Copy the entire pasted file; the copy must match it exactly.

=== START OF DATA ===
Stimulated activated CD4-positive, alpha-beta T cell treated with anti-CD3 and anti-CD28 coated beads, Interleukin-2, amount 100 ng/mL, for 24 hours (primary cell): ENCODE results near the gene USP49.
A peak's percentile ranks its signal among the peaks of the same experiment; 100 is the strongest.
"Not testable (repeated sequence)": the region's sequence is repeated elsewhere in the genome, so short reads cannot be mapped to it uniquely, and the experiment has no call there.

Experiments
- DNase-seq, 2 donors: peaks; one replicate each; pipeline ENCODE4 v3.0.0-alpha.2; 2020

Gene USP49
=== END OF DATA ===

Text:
Stimulated activated CD4-positive, alpha-beta T cell treated with anti-CD3 and anti-CD28 coated beads, Interleukin-2, amount 100 ng/mL, for 24 hours (primary cell): ENCODE results near the gene USP49.
A peak's percentile ranks its signal among the peaks of the same experiment; 100 is the strongest.
"Not testable (repeated sequence)": the region's sequence is repeated elsewhere in the genome, so short reads cannot be mapped to it uniquely, and the experiment has no call there.

Experiments
- DNase-seq, 2 donors: peaks; one replicate each; pipeline ENCODE4 v3.0.0-alpha.2; 2020

Gene USP49